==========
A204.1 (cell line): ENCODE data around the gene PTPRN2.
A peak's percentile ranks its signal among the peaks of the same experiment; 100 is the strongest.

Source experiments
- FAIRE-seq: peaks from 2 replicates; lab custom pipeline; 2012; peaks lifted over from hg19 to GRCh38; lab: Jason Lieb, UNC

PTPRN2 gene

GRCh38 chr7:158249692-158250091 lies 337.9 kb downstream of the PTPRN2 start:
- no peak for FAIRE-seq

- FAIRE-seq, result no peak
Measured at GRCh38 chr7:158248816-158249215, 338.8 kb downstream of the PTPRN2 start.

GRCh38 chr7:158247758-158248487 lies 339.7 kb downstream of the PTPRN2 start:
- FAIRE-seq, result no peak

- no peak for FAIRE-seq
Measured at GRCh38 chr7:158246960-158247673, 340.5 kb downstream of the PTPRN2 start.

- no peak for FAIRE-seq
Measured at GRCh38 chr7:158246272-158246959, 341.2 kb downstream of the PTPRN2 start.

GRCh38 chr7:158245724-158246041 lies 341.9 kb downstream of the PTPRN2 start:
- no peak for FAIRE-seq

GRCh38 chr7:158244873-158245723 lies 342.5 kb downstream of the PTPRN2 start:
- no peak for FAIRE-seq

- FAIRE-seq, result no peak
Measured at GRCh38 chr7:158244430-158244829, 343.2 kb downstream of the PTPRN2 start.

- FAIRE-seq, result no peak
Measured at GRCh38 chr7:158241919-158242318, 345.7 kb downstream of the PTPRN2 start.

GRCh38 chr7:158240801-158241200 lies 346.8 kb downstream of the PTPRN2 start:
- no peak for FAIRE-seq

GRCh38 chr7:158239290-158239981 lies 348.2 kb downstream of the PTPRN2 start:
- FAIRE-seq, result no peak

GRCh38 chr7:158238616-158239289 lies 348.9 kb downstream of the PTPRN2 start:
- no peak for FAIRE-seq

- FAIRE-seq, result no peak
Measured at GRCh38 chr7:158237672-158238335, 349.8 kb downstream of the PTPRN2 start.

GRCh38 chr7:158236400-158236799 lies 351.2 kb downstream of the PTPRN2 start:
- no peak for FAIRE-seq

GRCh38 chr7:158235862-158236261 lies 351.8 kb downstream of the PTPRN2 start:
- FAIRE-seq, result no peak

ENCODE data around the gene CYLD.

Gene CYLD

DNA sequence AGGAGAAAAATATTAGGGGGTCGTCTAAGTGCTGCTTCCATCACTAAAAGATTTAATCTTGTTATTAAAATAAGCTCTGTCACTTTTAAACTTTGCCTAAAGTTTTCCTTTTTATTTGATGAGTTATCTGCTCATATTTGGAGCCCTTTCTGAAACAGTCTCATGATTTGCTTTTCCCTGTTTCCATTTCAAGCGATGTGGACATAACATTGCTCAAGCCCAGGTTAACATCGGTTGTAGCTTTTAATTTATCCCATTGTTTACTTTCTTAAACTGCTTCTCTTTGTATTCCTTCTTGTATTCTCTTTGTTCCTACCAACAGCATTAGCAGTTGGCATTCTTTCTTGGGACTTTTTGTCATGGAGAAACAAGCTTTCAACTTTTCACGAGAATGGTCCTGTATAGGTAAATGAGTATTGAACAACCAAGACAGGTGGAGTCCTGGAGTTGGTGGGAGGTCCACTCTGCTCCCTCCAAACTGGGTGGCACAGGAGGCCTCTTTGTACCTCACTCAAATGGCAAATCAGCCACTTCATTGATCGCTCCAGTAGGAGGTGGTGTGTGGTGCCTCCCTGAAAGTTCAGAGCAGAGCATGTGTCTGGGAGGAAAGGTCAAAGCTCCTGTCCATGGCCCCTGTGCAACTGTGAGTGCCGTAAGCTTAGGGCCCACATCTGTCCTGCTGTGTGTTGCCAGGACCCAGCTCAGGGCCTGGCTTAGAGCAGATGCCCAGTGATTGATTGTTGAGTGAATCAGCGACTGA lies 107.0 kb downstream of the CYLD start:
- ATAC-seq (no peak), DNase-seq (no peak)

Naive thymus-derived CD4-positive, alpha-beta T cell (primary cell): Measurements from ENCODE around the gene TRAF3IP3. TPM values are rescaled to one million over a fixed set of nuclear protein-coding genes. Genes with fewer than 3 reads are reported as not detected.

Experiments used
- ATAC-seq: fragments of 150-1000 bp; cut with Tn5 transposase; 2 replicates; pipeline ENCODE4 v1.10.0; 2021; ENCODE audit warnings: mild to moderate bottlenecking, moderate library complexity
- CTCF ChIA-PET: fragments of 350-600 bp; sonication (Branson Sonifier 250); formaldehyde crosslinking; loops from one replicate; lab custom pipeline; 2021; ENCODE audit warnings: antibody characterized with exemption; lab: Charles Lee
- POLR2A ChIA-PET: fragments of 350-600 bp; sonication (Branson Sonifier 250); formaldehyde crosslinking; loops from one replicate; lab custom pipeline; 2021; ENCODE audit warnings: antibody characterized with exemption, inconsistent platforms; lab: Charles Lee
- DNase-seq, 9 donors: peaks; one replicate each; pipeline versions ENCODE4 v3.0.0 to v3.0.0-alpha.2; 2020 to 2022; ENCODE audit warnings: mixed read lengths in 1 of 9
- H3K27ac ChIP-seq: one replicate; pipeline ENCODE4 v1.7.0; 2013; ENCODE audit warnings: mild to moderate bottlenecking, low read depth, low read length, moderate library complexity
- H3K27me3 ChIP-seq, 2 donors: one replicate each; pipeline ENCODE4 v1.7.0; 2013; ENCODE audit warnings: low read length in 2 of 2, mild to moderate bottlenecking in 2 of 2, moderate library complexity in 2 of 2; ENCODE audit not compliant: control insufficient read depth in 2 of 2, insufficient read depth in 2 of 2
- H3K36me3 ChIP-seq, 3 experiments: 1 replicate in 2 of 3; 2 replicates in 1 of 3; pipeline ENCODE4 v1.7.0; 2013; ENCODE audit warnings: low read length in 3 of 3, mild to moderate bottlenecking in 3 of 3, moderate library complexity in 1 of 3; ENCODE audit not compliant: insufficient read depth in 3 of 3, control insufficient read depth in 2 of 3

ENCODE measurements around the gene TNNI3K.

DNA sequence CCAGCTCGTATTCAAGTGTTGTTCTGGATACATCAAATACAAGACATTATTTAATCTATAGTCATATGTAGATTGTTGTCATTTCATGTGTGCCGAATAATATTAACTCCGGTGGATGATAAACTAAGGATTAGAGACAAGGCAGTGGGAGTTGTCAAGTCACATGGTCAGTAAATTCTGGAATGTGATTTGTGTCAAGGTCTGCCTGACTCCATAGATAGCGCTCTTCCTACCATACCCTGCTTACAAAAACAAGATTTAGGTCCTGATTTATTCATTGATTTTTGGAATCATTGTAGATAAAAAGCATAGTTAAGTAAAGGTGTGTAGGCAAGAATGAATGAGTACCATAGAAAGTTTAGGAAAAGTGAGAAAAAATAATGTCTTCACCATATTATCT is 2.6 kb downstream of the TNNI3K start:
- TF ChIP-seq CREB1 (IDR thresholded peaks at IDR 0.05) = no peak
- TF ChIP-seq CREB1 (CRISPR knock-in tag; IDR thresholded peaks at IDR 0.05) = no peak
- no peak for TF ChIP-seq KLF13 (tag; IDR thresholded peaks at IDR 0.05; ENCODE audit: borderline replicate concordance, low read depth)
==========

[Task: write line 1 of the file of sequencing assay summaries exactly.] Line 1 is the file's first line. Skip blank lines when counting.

A204.1 (cell line): ENCODE data around the gene PTPRN2.